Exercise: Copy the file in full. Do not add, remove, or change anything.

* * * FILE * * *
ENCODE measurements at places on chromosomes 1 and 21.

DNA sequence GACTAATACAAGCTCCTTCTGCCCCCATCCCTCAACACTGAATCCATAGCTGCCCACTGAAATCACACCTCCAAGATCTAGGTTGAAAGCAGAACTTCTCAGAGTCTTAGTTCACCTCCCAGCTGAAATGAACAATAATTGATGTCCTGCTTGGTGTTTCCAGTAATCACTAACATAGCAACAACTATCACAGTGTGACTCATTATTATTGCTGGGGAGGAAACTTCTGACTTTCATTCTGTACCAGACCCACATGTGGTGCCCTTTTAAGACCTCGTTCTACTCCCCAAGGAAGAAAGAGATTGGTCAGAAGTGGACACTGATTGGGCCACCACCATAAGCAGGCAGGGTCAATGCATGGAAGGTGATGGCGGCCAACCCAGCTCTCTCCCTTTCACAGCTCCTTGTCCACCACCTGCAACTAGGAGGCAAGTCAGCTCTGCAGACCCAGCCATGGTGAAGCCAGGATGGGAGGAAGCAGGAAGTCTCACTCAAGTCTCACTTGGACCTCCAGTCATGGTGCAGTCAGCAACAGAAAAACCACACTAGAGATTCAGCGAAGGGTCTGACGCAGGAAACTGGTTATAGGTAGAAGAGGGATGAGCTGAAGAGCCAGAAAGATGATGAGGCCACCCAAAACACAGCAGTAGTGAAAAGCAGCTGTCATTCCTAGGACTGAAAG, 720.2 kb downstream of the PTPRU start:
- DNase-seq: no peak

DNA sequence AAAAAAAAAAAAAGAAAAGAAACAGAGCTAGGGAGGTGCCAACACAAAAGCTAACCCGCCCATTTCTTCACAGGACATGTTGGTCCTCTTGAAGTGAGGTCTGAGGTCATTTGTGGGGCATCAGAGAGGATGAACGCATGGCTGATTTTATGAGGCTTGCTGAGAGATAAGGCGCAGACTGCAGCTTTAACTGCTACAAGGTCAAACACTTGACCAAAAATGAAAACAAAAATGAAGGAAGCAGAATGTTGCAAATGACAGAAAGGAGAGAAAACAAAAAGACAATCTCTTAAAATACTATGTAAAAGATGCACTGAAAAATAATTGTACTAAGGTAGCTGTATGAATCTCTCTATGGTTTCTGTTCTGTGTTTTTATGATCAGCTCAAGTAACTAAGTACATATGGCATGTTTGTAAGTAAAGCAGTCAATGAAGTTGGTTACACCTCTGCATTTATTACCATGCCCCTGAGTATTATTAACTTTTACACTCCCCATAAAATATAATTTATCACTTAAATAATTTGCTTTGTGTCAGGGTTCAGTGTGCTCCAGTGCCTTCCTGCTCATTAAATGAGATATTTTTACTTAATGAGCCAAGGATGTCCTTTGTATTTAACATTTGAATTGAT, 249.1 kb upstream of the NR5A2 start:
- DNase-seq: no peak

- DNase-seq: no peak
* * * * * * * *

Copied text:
ENCODE measurements at places on chromosomes 1 and 21.

DNA sequence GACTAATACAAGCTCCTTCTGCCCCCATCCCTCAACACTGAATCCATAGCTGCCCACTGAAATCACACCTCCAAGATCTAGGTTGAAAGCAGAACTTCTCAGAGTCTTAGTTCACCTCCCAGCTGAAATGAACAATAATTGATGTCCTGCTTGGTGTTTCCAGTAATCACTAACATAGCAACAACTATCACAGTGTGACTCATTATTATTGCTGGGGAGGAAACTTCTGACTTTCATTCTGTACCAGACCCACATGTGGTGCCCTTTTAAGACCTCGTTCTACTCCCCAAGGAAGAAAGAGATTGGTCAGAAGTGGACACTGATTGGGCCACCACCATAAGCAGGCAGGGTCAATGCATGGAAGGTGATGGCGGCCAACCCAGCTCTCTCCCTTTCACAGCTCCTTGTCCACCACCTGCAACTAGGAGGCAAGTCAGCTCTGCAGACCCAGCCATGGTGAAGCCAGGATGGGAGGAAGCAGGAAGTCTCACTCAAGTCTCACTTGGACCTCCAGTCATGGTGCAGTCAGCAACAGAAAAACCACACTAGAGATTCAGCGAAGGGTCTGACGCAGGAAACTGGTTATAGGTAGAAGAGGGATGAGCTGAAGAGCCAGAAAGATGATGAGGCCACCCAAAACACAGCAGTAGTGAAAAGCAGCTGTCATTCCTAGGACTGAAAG, 720.2 kb downstream of the PTPRU start:
- DNase-seq: no peak

DNA sequence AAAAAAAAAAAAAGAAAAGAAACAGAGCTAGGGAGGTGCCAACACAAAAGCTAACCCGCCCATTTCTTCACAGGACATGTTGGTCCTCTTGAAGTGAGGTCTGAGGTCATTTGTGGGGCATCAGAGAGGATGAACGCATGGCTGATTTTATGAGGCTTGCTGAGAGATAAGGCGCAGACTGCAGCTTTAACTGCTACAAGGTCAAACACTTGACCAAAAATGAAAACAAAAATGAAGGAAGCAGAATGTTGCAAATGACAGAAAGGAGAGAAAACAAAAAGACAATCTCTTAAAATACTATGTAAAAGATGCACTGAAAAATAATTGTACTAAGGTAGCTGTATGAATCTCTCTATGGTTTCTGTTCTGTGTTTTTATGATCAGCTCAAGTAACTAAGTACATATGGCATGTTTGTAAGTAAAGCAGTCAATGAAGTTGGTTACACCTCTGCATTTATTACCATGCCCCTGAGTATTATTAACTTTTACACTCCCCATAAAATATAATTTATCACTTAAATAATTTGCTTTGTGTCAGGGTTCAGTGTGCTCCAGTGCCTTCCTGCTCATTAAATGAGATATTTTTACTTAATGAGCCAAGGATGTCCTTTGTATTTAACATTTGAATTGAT, 249.1 kb upstream of the NR5A2 start:
- DNase-seq: no peak

- DNase-seq: no peak